Annual Financial Awareness Campaign
18-24 March 2024

Noah lost funds when he transferred them to a fraudulent IBAN number

On 2 March 2020, Noah attended his bank to transfer €29,000 to the UK in a same day transfer. The next day, he realised that the IBAN he used in the transfer form was not correct and in fact it was fraudulent.

Noah phoned his bank at 17:16 on 3 March to stop or freeze the transfer. He spoke to a bank agent who said that the fraud department were not available after 17:00 and someone would contact him next day. The bank agent recommended he email customer service with the details.

At 22:30 on the same day, Noah contacted the receiving bank in the UK, which stated that he should have his own bank's fraud department contact them directly. Noah had left a message with his bank's branch manager earlier at 18:00 and at 23:00 he spoke to an agent, who again advised Noah that the Fraud Department were not available until the next day.

On 4 March 2020 at 08:52, Noah made multiple attempts to contact the branch manager by phone, email and text, without response. Following this, Noah phoned the bank and was unable to connect to the fraud department. Noah then phoned customer service and was told the matter had been sent to the receiving bank. Noah's bank rang him at 09:30 to inform him of the name of the fraud agent who was investigating the issue. Noah could not contact the fraud agent, so he went to his bank's headquarters, where a member of the Financial Crime Department met Noah and advised him that they had contacted the receiving bank.

On 22 April 2020, Noah was advised by his bank that €824.55 had been lodged to his account two days earlier and that further refunds were unlikely. Noah then discovered a further €8,929 had been refunded to him 4 days earlier without notice to him.

Noah complained to the bank regarding its customer service and requested that the remaining amount of €19,246.45 be refunded to him. Noah's bank explained that upon notification of the fraudulent transfer on 02 March 2020, it had contacted the receiving bank in the UK by phone to attempt a SWIFT recall at 17:34, via email at 17:51 and by phone again at 18:00. The bank received a replying email the following day stating that the account had been frozen and a recommendation that an indemnity be sent. The bank responded 9 minutes later to confirm the wording required and it provided this wording at 15:52 and the formal indemnity was issued at 16:43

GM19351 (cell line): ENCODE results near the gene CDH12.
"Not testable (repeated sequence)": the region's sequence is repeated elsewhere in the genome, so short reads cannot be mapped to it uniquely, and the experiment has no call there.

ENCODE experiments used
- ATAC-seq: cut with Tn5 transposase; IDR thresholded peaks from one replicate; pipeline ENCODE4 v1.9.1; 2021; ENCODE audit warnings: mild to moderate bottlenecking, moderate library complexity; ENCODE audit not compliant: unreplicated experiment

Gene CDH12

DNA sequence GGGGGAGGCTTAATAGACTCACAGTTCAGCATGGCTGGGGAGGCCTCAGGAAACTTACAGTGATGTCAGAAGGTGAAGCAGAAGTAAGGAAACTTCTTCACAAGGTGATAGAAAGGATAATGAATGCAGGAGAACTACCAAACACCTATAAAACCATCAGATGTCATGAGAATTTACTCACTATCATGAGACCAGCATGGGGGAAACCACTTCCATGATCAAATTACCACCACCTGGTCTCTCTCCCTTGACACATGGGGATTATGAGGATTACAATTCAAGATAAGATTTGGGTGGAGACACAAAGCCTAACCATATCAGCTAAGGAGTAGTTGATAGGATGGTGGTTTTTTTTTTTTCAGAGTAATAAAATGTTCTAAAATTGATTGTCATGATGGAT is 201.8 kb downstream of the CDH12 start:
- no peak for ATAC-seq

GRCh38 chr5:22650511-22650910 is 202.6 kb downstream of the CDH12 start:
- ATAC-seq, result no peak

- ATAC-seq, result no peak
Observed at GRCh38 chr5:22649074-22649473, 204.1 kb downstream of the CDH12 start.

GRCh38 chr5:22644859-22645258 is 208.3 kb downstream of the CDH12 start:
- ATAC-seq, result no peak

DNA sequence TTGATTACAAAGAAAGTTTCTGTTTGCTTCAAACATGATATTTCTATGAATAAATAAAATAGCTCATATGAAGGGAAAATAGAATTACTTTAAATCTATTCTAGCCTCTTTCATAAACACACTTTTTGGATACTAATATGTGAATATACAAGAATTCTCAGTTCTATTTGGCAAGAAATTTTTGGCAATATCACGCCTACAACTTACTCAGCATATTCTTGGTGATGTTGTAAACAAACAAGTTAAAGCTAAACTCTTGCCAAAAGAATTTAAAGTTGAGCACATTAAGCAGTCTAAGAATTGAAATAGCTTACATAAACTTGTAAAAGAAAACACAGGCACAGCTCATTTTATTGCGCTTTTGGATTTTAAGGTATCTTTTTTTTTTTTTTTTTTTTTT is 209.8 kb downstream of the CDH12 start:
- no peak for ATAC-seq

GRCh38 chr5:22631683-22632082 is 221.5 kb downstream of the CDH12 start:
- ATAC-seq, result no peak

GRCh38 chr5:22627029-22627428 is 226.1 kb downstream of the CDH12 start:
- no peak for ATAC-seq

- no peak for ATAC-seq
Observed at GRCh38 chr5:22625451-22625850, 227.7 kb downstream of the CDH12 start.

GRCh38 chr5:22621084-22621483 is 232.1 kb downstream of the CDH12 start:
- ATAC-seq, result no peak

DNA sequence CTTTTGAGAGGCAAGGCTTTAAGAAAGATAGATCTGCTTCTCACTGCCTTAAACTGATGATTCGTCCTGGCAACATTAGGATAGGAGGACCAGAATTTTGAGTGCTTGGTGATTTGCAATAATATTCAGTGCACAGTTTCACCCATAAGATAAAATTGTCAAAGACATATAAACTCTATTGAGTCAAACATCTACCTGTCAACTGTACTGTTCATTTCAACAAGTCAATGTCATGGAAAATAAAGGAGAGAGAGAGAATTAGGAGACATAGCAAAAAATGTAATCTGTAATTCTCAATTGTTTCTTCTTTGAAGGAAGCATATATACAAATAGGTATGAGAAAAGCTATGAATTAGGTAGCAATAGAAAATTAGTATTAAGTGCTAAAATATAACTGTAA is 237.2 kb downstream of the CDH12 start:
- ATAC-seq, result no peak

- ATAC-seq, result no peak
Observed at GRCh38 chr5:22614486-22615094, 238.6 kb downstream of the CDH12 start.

The bank also outlined that there is no agreement or legislative basis for interbank recalls for fraud between Ireland and the UK. The bank explained that it acted in good faith when processing the payment and had no way of knowing that the IBAN details it had been given, were fraudulent.

In rejecting Noah's complaint, the Ombudsman was satisfied that the bank had acted promptly and within 37 minutes upon being advised of the fraud by Noah. The following day the bank had actively followed up with the UK bank and had responded to the UK bank's emails each time, within 9 and 51 minutes respectively. The Ombudsman was satisfied this was an adequate and reasonable service.

The Ombudsman stated that there was no delay by Noah's bank in seeking to impose the account freeze. The Ombudsman also noted that Noah's bank would not have access to the names of account holders in other banks and as a result, it could not identify that these details did not match the IBAN. The Ombudsman did not uphold the complaint.